In a move that could improve Symantec Corp.'s standing in the hotly contested market for enterprise security management products, the company Monday announced a new vulnerability assessment tool and an updated version of its Incident Manager software.

Symantec Vulnerability Assessment 1.0 is a host-based vulnerability assessment tool that can identify vulnerable systems and applications on a network using information in Symantec's vulnerability database. The product is built on Symantec's Enterprise Security Architecture (SESA), an open, standards-based architecture for managing security devices across a network.

A software agent installed on host machines performs the vulnerability assessments, checking for vulnerable software versions and configurations that might act as avenues of attack for malicious hackers, worms and viruses. That information is relayed to a common SQL data store that is part of SESA along with security information collected from other Symantec Enterprise Security products, according to Ronald van Geijn, director of product management at Symantec.

Using a Web-based user interface, administrators can use the Vulnerability Assessment product to select a known vulnerability, such as the recent Microsoft WebDAV vulnerability, and see what systems on their network are affected.

Through the user interface, systems can be selected and scanned. The vulnerabilities detected on those systems can then be sorted in a variety of ways such as by the affected platform or by urgency, which is a measure of the vulnerability's impact on the affected system's integrity, Symantec said.

The ranking assigned to individual vulnerabilities helps administrators decide which problems need to be addressed immediately, which can wait and which don't need to be addressed at all, van Geijn said.

Vulnerability Assessment 1.0 also makes use of Symantec's DeepSight alert network and its database of product vulnerabilities and attacks, which spot and track Internet threats.

As information changes in real time, the status of a given vulnerability can also change, he said. For example, a software vulnerability for which no patch has been issued might receive an urgency rating of "critical." Once a patch has been issued, however, the urgency rating of that issue might decrease, van Geijn said.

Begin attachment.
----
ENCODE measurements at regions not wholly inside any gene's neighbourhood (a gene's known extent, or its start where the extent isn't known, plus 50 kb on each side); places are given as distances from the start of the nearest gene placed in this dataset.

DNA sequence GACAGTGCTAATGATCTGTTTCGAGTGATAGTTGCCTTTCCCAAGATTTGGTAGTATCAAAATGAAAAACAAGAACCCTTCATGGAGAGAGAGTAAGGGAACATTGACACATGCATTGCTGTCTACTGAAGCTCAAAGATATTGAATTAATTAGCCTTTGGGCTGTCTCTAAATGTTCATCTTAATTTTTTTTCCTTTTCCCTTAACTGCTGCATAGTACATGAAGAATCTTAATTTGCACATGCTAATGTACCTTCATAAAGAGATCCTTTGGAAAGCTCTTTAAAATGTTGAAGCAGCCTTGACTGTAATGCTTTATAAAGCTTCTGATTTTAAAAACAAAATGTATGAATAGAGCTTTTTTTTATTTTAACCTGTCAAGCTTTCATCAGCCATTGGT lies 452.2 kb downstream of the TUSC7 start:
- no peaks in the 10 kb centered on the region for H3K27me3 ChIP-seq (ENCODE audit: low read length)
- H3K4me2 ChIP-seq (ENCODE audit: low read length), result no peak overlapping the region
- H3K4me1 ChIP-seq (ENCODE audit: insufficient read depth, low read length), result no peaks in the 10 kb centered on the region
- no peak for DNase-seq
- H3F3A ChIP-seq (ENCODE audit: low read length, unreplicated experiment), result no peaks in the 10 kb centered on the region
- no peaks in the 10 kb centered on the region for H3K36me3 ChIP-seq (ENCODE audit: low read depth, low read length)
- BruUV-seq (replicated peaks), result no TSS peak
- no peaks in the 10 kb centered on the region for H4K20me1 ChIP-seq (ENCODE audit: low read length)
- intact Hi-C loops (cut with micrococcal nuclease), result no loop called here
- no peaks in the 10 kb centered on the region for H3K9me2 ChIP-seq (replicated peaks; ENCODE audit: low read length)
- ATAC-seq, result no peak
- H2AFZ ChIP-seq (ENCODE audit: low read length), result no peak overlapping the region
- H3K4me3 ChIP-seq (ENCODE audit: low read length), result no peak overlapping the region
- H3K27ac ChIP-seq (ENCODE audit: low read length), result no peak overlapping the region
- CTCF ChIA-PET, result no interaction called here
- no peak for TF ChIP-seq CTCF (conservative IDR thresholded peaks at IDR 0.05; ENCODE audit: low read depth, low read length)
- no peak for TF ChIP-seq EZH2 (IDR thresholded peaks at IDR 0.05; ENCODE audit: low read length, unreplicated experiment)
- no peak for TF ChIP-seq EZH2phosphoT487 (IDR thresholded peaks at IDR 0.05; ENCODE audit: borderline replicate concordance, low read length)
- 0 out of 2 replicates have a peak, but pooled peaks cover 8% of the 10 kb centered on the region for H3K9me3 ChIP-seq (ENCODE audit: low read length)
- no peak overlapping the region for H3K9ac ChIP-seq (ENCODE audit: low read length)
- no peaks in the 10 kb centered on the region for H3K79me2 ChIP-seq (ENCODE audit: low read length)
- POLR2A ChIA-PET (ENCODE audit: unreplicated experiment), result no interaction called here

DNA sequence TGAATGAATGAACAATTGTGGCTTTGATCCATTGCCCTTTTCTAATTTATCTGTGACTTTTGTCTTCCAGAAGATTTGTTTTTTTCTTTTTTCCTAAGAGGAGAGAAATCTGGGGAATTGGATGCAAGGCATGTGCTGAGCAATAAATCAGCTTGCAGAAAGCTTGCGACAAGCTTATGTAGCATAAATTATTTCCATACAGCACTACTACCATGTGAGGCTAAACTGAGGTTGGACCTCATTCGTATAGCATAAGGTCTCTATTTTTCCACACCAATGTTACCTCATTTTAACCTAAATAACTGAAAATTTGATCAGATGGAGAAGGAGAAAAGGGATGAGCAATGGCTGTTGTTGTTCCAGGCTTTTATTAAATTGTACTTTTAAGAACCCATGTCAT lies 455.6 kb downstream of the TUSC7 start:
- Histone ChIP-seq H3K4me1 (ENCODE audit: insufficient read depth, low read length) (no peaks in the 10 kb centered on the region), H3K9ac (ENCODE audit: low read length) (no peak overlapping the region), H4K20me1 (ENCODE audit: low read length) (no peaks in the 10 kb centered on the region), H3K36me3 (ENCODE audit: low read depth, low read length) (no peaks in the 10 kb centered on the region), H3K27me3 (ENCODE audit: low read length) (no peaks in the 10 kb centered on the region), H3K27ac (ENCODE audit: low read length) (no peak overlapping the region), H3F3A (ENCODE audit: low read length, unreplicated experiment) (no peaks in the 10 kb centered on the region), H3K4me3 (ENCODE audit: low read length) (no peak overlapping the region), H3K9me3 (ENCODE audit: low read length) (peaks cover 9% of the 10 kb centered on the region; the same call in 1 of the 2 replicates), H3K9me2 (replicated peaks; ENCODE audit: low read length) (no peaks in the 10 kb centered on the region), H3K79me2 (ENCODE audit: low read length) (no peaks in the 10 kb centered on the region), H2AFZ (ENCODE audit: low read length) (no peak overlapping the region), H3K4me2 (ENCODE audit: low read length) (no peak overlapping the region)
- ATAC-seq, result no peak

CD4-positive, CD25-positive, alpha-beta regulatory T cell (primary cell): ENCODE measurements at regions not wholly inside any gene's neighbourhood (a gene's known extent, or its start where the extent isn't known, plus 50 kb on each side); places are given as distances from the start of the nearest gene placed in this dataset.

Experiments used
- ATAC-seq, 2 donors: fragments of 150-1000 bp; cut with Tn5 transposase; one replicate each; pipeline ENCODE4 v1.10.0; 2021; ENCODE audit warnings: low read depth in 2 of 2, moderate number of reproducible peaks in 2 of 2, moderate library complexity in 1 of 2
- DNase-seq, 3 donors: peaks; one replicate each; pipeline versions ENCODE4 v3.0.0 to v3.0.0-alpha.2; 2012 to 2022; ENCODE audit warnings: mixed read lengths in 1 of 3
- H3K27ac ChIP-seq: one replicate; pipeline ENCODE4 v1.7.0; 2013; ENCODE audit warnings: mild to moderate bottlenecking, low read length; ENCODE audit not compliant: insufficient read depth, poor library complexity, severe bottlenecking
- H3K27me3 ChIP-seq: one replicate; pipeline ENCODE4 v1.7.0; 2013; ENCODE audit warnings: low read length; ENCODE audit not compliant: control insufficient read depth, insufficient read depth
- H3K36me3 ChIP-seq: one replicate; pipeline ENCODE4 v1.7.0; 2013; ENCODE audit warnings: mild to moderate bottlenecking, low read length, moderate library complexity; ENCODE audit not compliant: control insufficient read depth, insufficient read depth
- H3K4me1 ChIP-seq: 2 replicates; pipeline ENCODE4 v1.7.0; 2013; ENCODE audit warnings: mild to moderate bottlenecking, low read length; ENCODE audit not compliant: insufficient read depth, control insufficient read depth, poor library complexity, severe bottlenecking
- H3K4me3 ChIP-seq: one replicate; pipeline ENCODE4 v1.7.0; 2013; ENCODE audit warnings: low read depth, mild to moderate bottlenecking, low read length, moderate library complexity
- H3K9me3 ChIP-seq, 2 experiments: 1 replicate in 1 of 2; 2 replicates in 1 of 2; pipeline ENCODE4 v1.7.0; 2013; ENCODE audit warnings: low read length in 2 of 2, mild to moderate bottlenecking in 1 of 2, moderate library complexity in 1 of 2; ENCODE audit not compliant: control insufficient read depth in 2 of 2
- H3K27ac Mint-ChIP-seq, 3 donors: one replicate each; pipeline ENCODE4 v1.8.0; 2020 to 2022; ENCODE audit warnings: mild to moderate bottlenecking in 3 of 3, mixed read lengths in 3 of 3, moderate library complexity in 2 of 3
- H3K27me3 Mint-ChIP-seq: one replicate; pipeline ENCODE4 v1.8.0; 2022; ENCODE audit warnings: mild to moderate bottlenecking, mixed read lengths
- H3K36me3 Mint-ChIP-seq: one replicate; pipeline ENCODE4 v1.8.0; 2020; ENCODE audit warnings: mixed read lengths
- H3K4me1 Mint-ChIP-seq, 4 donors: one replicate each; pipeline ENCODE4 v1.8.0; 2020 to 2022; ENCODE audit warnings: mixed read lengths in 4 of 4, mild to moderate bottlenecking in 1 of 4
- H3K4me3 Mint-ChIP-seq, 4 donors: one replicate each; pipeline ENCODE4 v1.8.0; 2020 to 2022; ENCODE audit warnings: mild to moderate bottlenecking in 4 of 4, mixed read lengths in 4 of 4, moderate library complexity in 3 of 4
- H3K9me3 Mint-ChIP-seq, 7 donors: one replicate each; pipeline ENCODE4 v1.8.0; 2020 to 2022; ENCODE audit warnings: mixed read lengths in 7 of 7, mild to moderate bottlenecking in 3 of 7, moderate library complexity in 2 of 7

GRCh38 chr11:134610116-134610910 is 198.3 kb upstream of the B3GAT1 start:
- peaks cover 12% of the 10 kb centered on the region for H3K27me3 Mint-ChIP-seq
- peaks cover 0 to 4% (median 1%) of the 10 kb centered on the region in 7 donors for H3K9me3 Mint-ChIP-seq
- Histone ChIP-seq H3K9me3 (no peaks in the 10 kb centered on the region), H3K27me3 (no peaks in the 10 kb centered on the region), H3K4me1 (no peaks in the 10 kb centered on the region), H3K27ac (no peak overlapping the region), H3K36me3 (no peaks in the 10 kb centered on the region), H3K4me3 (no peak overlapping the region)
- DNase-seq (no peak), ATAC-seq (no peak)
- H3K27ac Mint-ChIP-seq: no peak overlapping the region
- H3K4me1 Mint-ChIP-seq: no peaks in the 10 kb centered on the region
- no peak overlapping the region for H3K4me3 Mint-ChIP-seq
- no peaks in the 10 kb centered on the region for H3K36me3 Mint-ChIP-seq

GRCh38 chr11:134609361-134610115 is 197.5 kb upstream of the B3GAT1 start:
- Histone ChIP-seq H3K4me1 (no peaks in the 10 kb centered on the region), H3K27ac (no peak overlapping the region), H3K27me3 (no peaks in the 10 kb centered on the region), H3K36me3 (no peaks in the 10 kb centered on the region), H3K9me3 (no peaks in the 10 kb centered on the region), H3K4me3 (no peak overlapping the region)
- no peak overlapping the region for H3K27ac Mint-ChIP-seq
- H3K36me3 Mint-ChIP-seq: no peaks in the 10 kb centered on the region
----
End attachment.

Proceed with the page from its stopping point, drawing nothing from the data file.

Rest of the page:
The company's Security Response organization, including the Bugtraq mailing list that Symantec acquired with its purchase of SecurityFocus in August 2002, provides vulnerability signatures as well as procedures for patching vulnerable systems, including links to patches and online knowledge bases.

Symantec's LiveUpdate technology delivers updated security information automatically to the SESA common data store on the customer network, which is then used by the Vulnerability Assessment product, the company said.

Along with the new software product, Symantec announced a new version of Symantec Incident Manager, which enables security administrators to identify, correlate and prioritize security issues.

Symantec Incident Manager 2.0 has improved correlation features that allow it to perform automated, real-time correlation of events.

The company also added attack tracing features that can help administrators identify redundant incident reports by examining new events in the context of known incidents, Symantec said.

For security incidents that are identified, a risk analysis engine enables administrators to apply risk profiles to different parts of their business and then use that information to determine the severity of the individual events and assign each event a "Business Impact Rating."

Once events are identified, workflow features aid administrators in tracking them through to resolution, providing a checklist for each phase of the incident and logging each completed action.

When combined with the new Vulnerability Assessment product, Incident Manager can correlate attacks to vulnerabilities, making it easier for administrators to focus on just the systems affected by an ongoing attack, Symantec said.

"We're moving customers from a chaotic and reactive paradigm to one focused on prioritization, identification and action," said John Heath, senior product manager of Incident Manager.

As with other products based on the SESA architecture, Symantec Vulnerability Assessment and Incident Manager can be managed from a common, Web-based interface, van Geijn said.

That kind of close integration and ease of use will be attractive to companies looking to simplify their security management operations, said Charles Kolodgy, an analyst at IDC.

"Going forward, I think it's going to be less about the capabilities of individual products then their integration -- the integration of multiple capabilities inside a single management framework," he said.

With senior IT staff scarce and expensive, companies are demanding products that are powerful, but simple enough for junior staff to manage and use, Kolodgy said.

"Customers are demanding some reduction in terms of administrative overhead for these products. There's a movement away from products that require extremely senior security gurus to run (them)," he said.

Symantec Vulnerability Assessment costs US$795 per server, a price that includes one year of maintenance, upgrade insurance and support. Workstation licenses cost $150. The price of Symantec Incident Manager starts at $75,000 and varies depending on the number of systems to be monitored and customer needs, a Symantec spokeswoman said.